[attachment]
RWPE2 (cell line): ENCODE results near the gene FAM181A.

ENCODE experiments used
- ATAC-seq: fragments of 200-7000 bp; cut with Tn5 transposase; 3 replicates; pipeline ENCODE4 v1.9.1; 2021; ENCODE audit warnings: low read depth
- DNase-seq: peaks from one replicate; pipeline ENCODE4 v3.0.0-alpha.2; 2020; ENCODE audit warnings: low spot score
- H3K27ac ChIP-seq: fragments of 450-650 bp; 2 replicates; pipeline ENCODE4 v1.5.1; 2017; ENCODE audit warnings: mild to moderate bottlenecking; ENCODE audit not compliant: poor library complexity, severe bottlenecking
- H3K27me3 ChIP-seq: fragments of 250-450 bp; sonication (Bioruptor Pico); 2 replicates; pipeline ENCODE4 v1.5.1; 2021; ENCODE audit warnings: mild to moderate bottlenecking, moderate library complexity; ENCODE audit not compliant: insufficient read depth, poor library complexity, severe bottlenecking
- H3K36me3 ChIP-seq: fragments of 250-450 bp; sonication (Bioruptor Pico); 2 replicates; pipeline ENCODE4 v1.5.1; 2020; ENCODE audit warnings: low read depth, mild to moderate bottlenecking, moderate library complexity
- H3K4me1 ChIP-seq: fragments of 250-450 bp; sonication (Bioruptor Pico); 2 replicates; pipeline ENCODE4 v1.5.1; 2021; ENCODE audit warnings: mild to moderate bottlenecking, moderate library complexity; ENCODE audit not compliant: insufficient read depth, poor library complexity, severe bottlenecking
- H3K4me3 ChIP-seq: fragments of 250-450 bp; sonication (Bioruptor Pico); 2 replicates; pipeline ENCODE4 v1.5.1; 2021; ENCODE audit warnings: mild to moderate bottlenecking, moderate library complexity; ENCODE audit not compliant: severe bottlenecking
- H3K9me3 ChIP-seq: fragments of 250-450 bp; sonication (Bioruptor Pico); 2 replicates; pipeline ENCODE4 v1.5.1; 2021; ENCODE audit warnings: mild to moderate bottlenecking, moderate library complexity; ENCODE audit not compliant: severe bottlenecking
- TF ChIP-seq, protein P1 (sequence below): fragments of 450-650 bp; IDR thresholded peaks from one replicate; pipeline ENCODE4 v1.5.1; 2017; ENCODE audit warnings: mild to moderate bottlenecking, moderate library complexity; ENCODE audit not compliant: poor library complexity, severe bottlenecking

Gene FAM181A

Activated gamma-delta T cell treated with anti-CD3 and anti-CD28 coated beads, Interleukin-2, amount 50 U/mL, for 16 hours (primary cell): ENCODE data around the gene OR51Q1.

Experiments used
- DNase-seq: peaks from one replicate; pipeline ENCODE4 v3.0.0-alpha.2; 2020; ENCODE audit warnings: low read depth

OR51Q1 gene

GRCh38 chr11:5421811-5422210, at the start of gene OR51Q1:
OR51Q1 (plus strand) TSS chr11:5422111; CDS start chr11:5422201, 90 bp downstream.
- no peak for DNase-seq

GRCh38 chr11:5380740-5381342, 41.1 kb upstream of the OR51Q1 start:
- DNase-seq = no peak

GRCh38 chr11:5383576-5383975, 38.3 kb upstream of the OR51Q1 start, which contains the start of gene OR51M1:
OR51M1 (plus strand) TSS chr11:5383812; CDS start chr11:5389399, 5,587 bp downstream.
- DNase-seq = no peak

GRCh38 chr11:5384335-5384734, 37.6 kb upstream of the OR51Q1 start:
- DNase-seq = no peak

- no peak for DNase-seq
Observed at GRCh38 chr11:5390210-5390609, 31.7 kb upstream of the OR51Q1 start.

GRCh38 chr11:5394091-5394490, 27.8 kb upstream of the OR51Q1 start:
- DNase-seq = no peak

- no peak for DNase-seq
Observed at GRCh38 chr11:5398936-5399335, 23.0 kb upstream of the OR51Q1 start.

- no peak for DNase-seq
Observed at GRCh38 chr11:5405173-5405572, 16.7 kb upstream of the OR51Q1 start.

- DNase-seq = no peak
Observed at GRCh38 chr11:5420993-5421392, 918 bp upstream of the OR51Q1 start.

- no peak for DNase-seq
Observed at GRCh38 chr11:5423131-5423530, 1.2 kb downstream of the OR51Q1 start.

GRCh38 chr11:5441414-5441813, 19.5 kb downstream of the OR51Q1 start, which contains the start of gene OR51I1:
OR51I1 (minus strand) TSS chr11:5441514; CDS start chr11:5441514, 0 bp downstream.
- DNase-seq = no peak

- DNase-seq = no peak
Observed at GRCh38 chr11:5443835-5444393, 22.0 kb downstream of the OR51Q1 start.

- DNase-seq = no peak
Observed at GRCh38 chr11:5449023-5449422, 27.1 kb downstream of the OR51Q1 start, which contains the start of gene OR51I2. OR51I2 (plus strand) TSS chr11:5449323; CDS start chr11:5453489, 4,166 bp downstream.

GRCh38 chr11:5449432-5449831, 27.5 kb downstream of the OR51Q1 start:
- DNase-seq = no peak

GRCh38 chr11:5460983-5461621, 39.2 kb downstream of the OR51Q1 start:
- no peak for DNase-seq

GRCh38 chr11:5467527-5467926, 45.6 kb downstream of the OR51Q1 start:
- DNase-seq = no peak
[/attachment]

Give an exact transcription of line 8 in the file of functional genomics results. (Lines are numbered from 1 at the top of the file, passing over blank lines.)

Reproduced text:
- H3K4me1 ChIP-seq: fragments of 250-450 bp; sonication (Bioruptor Pico); 2 replicates; pipeline ENCODE4 v1.5.1; 2021; ENCODE audit warnings: mild to moderate bottlenecking, moderate library complexity; ENCODE audit not compliant: insufficient read depth, poor library complexity, severe bottlenecking